Microphysical modeling of southern polar dehydration during the 1998 winter and...

Benson, C. M., K. Drdla, G. Nedoluha, E. P. Shettle, K. W. Hoppel, and R. Bevilacqua (2006), Microphysical modeling of southern polar dehydration during the 1998 winter and comparison with POAM III observations, J. Geophys. Res., 111, D07201, doi:10.1029/2005JD006506.

Stratospheric dehydration and high aerosol extinctions are examined for the 1998 Antarctic winter using the Integrated Microphysics and Aerosol Chemistry on Trajectories (IMPACT) model and data obtained by the Polar Ozone and Aerosol Measurement (POAM) III instrument. The model is applied to individual air parcels which are advected along 3-D trajectories using the United Kingdom Meteorological Office (UKMO) global wind and temperature fields. Model results are compared to water vapor and aerosol extinction measurements obtained with the POAM instrument. Results suggest that the water vapor mixing ratio at the end of the season is predicted with reasonable accuracy. However, dehydration occurs more rapidly in the simulation than is indicated by the POAM data. In addition to dehydration results, the frequency of high aerosol extinction measurements is examined for all model runs and compared to POAM data. The aerosol extinction comparisons are consistent with the assumption that heterogeneous nitric acid trihydrate (NAT) freezing occurs in approximately 1% of all particles. Various model parameters influencing ice cloud microphysics are altered to examine their effects on both the water vapor mixing ratio and high aerosol extinction events. While a reduction in the ice accommodation coefficient and an increase in the ice nucleation barrier both improve the agreement in the water vapor mixing ratio, the agreement in aerosol extinction is worsened. Extinction comparisons suggest that the model results are consistent with either high or low NAT-ice lattice compatibility factors, although intermediate values agree poorly with POAM data. The extent of dehydration is highly dependent on temperature; therefore, an uncertainty as small as ±1 K in the UKMO temperature fields may significantly change the model results.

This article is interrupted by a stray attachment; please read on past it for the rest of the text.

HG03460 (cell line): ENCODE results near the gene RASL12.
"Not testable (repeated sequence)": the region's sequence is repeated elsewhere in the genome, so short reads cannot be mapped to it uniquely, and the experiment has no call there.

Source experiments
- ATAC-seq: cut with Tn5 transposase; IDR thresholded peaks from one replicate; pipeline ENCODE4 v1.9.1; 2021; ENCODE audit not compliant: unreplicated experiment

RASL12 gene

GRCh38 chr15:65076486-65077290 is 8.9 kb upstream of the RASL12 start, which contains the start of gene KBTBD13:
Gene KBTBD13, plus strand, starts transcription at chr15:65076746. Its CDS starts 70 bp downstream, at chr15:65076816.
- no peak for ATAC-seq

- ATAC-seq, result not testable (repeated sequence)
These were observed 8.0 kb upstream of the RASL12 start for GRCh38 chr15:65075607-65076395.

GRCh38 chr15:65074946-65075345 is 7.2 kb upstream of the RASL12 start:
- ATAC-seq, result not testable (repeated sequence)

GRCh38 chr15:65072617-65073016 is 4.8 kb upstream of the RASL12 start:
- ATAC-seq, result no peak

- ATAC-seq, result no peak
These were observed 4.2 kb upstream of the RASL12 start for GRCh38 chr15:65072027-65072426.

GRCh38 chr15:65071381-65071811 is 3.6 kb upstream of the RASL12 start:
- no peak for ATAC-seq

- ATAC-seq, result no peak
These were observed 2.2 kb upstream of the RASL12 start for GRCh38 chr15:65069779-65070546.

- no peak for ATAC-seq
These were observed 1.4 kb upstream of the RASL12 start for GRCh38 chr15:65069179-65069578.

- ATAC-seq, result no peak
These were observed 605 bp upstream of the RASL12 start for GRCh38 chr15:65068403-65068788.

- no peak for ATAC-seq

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Atmospheric Composition Modeling and Analysis Program (ACMAP)